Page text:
The requirements for controlling air and stream pollution are a most timely subject for all concerned people. The coal industry has taken great measures to reduce both types of pollution.
To help eliminate stream pollution and the hazards created by tailing ponds, the coal industry is using centrifugal dewatering equipment. Use of centrifugals to dewater fine refuse for disposal would eliminate refuse ponds or extend their life. In doing this effectively and economically, preparation plants have the option of recycling the clarified water to close the water circuit or of discharging the water into receiving streams with the assurance that it contains an acceptable amount of refuse solids.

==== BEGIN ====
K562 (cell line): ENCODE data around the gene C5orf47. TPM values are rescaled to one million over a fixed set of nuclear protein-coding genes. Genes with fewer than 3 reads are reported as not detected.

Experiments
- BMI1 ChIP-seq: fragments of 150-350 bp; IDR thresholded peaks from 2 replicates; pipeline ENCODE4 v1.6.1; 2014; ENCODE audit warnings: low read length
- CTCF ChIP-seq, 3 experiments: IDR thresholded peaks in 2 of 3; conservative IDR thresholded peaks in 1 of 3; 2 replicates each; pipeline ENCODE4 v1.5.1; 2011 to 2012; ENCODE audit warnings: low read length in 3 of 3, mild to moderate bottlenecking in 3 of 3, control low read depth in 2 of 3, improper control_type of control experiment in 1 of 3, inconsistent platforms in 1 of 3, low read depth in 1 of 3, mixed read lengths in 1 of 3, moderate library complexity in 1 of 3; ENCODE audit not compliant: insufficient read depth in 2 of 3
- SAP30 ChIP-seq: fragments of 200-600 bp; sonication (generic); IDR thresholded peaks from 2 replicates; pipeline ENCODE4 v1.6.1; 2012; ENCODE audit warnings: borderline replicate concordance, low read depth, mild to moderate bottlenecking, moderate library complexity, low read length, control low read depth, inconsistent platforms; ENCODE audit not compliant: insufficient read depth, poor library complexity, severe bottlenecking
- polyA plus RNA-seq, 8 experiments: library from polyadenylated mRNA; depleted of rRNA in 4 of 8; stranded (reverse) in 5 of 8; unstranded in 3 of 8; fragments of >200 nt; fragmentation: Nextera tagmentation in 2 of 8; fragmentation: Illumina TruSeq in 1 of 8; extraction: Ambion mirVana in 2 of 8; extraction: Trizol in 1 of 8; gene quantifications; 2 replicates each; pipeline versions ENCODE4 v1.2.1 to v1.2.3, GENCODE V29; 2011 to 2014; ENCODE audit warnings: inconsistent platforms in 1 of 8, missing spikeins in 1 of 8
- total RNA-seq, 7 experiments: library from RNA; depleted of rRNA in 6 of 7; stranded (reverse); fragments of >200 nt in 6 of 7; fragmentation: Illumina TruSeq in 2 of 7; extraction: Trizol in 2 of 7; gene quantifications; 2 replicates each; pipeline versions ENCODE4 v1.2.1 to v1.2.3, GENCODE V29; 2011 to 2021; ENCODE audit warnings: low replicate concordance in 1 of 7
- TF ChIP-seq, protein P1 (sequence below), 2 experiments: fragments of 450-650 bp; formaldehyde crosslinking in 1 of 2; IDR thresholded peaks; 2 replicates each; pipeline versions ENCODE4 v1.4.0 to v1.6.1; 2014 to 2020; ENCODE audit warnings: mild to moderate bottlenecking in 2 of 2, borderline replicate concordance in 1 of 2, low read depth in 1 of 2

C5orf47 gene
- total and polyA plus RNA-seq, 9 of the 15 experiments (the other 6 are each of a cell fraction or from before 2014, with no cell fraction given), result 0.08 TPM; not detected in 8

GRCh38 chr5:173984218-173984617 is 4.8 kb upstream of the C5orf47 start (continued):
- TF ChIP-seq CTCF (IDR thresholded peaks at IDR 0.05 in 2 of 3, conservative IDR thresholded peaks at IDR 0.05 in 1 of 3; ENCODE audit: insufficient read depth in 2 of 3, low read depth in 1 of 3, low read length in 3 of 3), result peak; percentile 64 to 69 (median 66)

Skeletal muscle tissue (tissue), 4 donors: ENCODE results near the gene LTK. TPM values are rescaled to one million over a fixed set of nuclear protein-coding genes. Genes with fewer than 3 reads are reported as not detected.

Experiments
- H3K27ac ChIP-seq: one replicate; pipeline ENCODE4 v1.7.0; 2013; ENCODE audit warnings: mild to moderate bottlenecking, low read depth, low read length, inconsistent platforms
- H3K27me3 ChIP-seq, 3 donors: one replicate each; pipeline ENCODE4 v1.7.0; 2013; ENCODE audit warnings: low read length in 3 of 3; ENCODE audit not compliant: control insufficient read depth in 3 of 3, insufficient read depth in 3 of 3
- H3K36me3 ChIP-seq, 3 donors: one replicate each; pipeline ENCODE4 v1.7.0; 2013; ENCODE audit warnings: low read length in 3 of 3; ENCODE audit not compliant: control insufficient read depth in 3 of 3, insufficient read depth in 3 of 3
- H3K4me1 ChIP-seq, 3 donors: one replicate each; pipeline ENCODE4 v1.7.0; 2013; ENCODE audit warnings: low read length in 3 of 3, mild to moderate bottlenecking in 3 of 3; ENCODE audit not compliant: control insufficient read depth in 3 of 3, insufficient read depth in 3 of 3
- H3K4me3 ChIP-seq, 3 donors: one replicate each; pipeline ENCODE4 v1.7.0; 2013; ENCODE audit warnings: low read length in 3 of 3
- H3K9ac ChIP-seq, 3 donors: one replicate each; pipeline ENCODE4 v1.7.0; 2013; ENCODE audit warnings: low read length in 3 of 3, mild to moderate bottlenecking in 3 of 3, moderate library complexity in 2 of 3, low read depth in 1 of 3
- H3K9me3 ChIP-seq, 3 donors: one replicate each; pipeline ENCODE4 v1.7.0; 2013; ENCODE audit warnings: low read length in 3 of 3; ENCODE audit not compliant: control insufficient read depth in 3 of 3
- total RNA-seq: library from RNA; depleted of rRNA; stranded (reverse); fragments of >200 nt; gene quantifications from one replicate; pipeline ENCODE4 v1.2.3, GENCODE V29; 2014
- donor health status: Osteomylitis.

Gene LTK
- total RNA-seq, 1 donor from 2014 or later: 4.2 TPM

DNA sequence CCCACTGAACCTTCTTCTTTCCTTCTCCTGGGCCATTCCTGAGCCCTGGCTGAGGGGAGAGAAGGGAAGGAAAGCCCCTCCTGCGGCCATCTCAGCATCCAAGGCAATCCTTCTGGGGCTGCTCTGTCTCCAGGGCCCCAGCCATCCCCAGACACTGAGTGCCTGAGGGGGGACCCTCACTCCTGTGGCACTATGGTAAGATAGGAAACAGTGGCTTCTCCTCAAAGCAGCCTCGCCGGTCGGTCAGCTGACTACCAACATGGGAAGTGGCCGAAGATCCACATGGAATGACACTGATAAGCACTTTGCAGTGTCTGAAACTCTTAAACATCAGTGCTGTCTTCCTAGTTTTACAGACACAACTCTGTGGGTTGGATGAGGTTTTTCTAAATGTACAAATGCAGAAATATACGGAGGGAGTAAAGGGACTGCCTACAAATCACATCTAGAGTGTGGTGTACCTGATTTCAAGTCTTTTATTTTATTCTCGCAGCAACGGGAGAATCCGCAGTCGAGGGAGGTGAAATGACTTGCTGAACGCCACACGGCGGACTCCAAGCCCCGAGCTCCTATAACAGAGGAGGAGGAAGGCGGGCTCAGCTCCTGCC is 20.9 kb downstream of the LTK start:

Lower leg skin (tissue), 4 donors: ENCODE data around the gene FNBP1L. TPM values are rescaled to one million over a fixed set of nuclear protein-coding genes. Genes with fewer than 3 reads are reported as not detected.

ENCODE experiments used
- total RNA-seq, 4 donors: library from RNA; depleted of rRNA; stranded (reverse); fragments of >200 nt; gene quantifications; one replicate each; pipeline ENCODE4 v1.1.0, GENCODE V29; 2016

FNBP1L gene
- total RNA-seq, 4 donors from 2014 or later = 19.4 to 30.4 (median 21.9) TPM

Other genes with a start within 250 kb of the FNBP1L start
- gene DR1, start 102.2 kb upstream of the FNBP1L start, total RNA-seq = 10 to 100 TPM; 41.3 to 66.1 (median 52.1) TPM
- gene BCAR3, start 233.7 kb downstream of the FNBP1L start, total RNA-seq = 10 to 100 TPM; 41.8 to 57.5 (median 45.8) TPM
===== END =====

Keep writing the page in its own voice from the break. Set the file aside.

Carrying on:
The industry reports that maintenance and power costs for centrifugally dried coal is in the range of 8-15¢ per ton compared to 35-40 ¢ per ton for thermally dried coal. The cost variation for centrifugal drying is due to the various types of coal processed, either hard or soft, (grindability of 50-120).
Performance is for screen bowl centrifuges installed on either cyclone underflow or froth flotation circuits; the cyclone circuits having a solids concentration of 35-40%, and the froth flotation circuits in the range of 20-25%. Other dewatering equipment, such as disc vacuum filters under the same conditions, have shown an average of 8 to 10 percentage points greater moisture levels in the dewatered product.
The coal industry is currently employing at least 100 solid bowl centrifuges in various applications. Dewatering finer clean coal products with solid bowl centrifugals was standard practice until the screen bowl was introduced in 1969. Many solid bowl installations have been converted to the screen bowl design in order to get the lower moisture level benefits obtainable.